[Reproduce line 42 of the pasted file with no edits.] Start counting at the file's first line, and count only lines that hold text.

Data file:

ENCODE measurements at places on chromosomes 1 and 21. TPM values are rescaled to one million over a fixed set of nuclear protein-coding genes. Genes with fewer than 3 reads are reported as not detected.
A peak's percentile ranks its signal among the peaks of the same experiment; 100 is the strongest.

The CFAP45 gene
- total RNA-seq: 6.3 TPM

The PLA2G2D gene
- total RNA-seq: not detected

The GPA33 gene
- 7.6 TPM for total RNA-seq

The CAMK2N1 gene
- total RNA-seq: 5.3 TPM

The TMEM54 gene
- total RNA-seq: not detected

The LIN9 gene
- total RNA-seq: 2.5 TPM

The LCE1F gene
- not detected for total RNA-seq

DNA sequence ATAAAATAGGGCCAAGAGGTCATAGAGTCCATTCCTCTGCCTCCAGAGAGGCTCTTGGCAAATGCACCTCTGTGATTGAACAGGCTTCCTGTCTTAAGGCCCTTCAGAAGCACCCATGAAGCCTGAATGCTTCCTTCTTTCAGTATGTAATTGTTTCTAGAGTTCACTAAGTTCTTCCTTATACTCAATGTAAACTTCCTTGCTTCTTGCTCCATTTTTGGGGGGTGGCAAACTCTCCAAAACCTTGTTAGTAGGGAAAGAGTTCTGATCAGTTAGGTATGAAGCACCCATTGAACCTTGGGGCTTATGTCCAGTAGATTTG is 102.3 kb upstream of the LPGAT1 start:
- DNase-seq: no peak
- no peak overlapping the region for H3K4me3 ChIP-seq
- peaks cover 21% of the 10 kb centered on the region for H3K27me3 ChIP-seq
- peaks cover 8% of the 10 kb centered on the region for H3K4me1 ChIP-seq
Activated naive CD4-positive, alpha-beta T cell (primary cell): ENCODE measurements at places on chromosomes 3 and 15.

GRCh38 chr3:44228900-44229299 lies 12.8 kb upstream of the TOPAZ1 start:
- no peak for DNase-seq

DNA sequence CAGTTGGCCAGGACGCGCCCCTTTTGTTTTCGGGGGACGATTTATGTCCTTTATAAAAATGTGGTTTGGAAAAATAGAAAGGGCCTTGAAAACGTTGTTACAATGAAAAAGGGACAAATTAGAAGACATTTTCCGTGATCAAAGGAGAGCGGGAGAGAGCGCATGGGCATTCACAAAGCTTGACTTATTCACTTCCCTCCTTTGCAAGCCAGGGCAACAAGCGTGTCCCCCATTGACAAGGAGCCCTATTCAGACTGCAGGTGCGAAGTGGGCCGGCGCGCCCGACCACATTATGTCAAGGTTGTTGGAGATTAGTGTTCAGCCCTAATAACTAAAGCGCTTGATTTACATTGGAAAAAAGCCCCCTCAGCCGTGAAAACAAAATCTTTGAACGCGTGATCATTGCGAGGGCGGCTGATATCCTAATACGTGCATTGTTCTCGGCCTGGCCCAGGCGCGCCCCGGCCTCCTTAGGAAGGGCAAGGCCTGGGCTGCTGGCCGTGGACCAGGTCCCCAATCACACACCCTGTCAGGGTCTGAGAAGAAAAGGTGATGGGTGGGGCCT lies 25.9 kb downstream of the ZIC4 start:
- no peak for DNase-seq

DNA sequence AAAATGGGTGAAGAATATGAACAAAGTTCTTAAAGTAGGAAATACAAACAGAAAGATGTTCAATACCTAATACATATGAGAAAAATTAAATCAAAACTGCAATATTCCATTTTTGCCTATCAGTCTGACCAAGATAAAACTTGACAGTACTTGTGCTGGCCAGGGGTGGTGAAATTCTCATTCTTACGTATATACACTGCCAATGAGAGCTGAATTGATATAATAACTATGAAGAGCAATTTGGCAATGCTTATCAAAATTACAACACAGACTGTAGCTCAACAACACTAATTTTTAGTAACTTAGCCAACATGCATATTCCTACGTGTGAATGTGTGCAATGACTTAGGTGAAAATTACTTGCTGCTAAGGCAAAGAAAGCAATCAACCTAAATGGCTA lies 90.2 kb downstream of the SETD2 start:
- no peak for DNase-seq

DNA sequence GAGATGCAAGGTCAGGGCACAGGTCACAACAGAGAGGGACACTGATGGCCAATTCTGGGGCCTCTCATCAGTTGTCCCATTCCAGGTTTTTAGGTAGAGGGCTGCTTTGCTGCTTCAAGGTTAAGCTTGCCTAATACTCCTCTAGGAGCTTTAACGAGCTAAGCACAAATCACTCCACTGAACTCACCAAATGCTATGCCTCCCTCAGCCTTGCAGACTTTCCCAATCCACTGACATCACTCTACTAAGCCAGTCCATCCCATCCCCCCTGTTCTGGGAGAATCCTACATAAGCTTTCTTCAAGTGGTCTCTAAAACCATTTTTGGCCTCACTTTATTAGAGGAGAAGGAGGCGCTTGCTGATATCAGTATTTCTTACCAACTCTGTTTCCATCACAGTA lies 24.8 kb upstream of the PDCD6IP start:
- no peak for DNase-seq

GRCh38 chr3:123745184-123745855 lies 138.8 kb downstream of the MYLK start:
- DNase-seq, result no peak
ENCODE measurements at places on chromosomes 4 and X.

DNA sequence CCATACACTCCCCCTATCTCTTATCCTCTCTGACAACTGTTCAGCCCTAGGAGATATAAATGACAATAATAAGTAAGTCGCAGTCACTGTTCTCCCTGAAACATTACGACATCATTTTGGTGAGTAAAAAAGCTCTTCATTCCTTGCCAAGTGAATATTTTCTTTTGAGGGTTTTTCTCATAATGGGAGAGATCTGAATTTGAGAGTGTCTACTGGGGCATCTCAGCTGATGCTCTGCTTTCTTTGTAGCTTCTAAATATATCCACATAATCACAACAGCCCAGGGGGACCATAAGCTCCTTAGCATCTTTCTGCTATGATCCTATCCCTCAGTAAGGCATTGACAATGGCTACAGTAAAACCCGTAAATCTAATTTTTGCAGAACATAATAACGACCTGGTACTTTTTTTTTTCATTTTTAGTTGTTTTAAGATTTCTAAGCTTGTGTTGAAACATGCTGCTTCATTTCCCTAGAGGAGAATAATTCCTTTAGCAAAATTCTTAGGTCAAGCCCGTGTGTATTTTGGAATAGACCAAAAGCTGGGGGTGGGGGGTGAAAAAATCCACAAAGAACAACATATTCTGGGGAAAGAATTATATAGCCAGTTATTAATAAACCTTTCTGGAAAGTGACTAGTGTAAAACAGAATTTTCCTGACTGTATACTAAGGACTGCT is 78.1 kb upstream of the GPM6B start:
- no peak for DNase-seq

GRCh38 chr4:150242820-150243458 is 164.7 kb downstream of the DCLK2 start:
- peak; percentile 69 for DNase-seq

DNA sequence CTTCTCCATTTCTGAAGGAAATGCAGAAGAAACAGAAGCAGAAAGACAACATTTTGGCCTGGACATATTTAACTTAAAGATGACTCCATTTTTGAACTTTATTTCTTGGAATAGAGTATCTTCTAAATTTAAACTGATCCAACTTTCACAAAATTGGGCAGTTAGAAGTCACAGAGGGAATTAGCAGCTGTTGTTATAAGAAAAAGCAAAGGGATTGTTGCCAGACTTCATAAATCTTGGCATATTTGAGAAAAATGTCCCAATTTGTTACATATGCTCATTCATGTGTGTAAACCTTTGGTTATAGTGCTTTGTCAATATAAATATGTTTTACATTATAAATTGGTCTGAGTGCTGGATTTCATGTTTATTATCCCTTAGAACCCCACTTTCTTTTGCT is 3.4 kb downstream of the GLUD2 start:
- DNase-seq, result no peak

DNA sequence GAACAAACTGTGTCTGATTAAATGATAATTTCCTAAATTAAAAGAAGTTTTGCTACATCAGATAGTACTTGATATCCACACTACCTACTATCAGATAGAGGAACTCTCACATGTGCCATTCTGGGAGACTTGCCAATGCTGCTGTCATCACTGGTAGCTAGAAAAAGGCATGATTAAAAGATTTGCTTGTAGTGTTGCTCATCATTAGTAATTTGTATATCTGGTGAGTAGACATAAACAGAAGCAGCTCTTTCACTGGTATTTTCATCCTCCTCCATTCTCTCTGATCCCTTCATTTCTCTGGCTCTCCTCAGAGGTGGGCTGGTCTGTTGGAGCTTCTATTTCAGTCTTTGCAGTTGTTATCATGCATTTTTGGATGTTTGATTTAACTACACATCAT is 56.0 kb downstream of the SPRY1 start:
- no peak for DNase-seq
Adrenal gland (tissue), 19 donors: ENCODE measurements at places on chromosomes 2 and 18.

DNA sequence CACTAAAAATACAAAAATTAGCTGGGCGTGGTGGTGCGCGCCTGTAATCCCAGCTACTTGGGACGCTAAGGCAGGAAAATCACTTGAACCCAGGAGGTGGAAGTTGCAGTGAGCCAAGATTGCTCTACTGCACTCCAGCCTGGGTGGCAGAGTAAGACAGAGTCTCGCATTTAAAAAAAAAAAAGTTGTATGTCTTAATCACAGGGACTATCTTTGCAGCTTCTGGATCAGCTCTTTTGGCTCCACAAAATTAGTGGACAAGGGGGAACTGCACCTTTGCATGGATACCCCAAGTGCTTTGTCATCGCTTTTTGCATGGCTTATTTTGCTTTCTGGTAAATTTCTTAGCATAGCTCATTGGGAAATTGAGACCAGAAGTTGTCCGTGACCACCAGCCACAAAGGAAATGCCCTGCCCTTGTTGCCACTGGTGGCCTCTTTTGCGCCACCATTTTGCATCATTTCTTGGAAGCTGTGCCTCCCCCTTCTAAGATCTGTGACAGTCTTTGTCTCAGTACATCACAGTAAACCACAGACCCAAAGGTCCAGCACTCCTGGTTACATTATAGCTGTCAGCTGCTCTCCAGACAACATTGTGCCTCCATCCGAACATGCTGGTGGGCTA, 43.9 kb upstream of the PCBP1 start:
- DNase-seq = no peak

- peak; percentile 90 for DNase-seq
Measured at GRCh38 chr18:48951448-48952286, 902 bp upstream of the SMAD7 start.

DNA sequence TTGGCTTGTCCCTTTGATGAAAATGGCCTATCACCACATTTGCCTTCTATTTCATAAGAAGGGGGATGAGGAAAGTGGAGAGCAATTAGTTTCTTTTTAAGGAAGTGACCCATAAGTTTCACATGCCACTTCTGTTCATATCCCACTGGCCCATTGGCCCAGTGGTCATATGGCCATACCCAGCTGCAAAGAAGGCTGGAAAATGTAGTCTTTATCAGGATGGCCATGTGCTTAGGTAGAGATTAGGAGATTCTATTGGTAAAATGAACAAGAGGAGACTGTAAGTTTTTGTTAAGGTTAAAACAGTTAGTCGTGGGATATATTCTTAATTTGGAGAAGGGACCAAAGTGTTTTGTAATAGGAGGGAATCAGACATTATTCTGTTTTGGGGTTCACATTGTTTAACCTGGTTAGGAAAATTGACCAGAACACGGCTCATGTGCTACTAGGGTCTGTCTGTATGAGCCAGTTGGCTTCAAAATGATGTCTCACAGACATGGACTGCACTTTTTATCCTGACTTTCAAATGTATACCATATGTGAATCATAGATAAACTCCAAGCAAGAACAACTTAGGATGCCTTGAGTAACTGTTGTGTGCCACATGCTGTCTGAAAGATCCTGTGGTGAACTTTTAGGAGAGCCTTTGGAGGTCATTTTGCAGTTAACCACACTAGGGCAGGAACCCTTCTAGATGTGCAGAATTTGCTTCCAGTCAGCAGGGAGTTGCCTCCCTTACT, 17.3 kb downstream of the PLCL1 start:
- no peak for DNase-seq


Adrenal gland (tissue), 19 donors: ENCODE measurements at places on chromosomes 2 and 18.